Fan-fiction has had a surge in popular literature in recent years and this popularity seems to be ever rising. The growing popularity of this “genre” is apparent with the recent publication of Abigail Gibb’s Twilightinspired, ‘The Dark Heroine: Dinner with a Vampire’. It was a painful read. The times I felt myself being drawn into the story were quickly halted by my gag reflex. This was mainly due to the naivety of the writing, but also crucial mistakes in continuity and grammar. The need for an editor, or in fact a simple proof read, was never more so evident than in the school grade mix up of our and are.
However my biggest problem with the novel is that it deemed itself fan-fiction. To quote a goodread.com review “I never would have guessed that the story is inspired by Twilight. I mean, there is no connection…” To not draw, or to even echo the original story is to remove the basic fundamental nature of what it is to be fan-fiction. Instead it is another piece of literature that adds to the confusion that is the Vampire myth. Apart from the love story aspect, there isn’t a trace of Stephenie Meyer’s novels in this story. Nevertheless do not let its association or mis-association sway your opinion to read this.
However what I DO think is pure and unadulterated fan-fiction is Emma Thompson’s continuation of the Peter Rabbit novels: this is real FAN-fiction. Characters have remained the same and the “mischievousness” of Peter has been captured so eloquently by Thompson while maintaining enough originality to capture new readers. There is an obvious fanatical aspect to this work. Thompson’s notes at the beginning and the end of the book relate a love of Peter Rabbit – a love that needs to be apparent in any fan-fiction. It is hard not to smile and relive childhood while reading it.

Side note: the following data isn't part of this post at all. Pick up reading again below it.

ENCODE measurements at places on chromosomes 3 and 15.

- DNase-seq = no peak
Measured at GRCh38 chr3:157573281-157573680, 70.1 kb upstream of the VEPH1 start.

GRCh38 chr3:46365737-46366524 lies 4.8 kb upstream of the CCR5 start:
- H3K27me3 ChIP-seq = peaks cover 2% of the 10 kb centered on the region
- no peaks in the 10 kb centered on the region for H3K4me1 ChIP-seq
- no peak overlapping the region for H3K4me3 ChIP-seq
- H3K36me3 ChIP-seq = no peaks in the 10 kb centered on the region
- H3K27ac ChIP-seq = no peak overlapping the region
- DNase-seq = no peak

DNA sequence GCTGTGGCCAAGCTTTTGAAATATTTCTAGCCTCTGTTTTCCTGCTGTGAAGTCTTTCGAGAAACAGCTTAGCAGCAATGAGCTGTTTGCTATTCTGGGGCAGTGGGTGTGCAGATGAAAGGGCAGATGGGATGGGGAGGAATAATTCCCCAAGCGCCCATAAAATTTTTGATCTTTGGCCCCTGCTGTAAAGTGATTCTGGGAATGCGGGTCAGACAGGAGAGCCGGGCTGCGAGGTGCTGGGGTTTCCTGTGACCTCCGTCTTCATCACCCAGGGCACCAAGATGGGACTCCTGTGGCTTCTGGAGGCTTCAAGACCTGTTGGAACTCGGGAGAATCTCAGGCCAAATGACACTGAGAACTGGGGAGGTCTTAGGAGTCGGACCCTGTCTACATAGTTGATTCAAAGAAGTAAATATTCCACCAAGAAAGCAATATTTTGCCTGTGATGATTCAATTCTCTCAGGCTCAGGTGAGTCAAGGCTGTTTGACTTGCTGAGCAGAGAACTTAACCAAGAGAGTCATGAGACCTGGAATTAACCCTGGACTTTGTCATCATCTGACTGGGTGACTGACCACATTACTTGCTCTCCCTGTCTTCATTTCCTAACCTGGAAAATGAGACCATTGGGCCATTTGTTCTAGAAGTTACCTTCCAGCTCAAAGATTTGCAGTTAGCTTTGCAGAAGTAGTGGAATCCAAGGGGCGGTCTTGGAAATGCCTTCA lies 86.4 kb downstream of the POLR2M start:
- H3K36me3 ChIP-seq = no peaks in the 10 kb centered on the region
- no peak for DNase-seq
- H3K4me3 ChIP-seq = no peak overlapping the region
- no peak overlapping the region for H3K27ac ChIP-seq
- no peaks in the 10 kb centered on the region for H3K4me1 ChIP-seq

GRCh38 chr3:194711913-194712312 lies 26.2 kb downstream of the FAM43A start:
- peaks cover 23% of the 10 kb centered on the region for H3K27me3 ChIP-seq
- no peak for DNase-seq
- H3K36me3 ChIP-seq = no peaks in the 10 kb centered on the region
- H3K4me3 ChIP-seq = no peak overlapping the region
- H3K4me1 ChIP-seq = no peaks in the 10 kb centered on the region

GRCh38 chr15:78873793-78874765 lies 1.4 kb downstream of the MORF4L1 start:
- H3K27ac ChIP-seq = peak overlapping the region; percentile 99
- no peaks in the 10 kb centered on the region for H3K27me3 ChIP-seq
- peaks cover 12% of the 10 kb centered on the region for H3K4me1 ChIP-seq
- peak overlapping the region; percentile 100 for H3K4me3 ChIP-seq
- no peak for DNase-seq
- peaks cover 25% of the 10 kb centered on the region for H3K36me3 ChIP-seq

The problem lies within the mis-use of the term. A novel that simply refers to vampires does not make it a Fan-fiction of ‘Twilight’. However to deny previous influences also seems redundant. Peter Rabbit has no place in Grey’s Red room of pain. Yet is this inevitably the problem; for all the benefits that self-publication allows, it tends to be one that serves the masses and not the mind.
Words by Rebecca McEwen